A lot can happen in a million years. Hell, a lot can happen in a day, let alone a million years. In this post, I’ve been looking at a new exhibition from the Natural History Museum that explores what has happened in Britain over the last 100,000,000 years. You know what? It was a surprisingly small exhibition considering the extraordinary vast span of time it was covering.
This exhibition is all about tracing our ancestors; not just great-great-great-great (great?) grandparents. No, the museum is taking us back even further than that – to the earliest humans to be found in Britain. To be honest, I’m not sure how I feel about this narrow focus – why look at just Britain? Is it supposed to make us feel patriotic? To give even more of a sense of history to the people of this green and pleasant land?
It seems the museum struggled a bit with this too. Let’s look at the first face we meet…
Meet Homo Antecessor he is about 800,000 years old. Not quite the million we were aiming for, but close enough. But wait, this guy isn’t British, he’s Spanish! Well, according to the label anyway. Although we haven’t found any remains for Homo Antecessor in the UK yet, we have found tools that he might have used.
(It’s fun to think what the Daily Mail reviewer would have made of this, I imagine the headline would be something like IMMIGRANTS COME TO UK: TAKE OUR JOBS AND LEAVE THEIR TOOLS, or something. It would lack the wit of a Sun headline, that’s for sure.)
We’re also treated to some taxidermy, I do so love some taxidermy – could you even imagine hyenas living in Sussex?
Or lions anywhere that isn’t Longleat?
To keep on message that this is Britain: One Million Years ago, this graphic was produced. I quite like it, although I wonder if the National Gallery had to pay for the ad space?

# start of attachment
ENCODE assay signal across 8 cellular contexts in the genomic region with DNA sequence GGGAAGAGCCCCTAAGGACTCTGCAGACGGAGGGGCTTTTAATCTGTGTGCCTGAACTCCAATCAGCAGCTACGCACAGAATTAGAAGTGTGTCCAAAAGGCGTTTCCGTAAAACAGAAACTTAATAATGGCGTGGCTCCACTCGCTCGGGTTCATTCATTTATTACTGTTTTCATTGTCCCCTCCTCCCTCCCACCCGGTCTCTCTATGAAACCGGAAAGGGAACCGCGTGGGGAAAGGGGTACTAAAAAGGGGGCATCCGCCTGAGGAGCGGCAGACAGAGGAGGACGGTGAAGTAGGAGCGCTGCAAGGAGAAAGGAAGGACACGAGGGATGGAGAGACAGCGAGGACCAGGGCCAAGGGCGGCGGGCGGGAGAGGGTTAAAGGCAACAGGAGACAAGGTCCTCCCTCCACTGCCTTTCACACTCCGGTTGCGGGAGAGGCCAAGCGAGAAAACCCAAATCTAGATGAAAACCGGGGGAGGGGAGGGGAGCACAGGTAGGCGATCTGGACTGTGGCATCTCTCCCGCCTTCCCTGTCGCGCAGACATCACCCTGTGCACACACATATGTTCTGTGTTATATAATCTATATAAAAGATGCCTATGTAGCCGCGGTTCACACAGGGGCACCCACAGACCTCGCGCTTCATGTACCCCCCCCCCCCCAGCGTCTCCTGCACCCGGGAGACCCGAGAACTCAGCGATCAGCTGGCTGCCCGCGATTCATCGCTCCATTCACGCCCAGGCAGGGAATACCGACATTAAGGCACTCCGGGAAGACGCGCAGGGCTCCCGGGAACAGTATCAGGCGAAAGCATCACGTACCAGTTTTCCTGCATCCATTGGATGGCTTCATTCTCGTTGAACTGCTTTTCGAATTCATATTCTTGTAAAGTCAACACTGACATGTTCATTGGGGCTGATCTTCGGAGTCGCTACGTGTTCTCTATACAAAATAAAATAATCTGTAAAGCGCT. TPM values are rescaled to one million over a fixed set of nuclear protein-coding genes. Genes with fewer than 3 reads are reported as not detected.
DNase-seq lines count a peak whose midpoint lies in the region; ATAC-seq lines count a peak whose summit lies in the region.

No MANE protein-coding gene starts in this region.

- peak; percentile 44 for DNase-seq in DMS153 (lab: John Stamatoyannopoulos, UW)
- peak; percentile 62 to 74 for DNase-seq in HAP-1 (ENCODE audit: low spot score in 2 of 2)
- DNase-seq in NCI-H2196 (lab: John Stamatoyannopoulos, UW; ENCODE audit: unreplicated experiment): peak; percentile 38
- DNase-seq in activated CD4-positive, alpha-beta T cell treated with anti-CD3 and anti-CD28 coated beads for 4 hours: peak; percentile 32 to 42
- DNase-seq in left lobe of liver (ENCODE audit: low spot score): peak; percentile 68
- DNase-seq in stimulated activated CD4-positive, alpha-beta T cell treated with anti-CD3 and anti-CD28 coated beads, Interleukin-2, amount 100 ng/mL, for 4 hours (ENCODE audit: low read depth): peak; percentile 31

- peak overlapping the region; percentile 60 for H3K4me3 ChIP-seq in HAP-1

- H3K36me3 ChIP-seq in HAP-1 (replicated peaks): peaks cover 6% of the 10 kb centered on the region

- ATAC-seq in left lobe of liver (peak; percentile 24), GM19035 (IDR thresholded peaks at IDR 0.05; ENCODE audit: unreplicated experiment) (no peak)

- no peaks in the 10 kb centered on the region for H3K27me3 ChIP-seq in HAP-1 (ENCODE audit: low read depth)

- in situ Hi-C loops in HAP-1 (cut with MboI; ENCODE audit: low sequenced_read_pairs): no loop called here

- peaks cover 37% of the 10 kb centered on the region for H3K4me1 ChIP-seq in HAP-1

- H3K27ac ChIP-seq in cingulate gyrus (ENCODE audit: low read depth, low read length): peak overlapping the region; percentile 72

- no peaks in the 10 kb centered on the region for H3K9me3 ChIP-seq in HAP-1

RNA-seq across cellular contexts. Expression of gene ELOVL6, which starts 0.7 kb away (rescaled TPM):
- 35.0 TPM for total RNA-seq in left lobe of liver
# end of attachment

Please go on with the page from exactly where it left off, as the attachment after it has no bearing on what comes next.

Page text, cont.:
But wait – this is supposed to be the human story. So far we’ve only met Homo Antecessor… Never fear, homos Neanderthal and Sapiens are just around the corner, both in terms of timeline and location within the exhibition.
Before we meet them in the latex flesh, we’re invited to compare the skulls of these two relatives.
Quite something, eh?
In the likelihood you’re not a trained forensic scientist who can immediately flesh out the skeletal remains, the museum has commissioned a pair of models, some hi-tech museum dummies, to really help you grasp the differences (and yes, similarities) between the two tribes of early man.
Although the skull of Neanderthal Man looks a little animalistic, the magnificent model of him manages to capture the twinkle of intelligence, something that is utterly human about him.
As he stands across the room from Homo Sapiens, we’re invited to imagine the uneasy relationship between these two rival species. For me, it brought to mind the struggles that play out in the pages of any X-Men comic, that tense relationship between one stage of development and the next.
I really didn’t expect the cannibalism. That came as a shock.
This skull from Gough’s cave in Somerset. It’s around 14,700 years old. It has been carefully shaped into a bowl. The other specimens in the display all show signs of cannibalism and of further use after the meaty bits had been consumed.
There’s something you won’t see in an X-Men comic…
If you’re interested in tracking down our ancient ancestors, Britain: One Million Years of the Human Story is on until 28th September.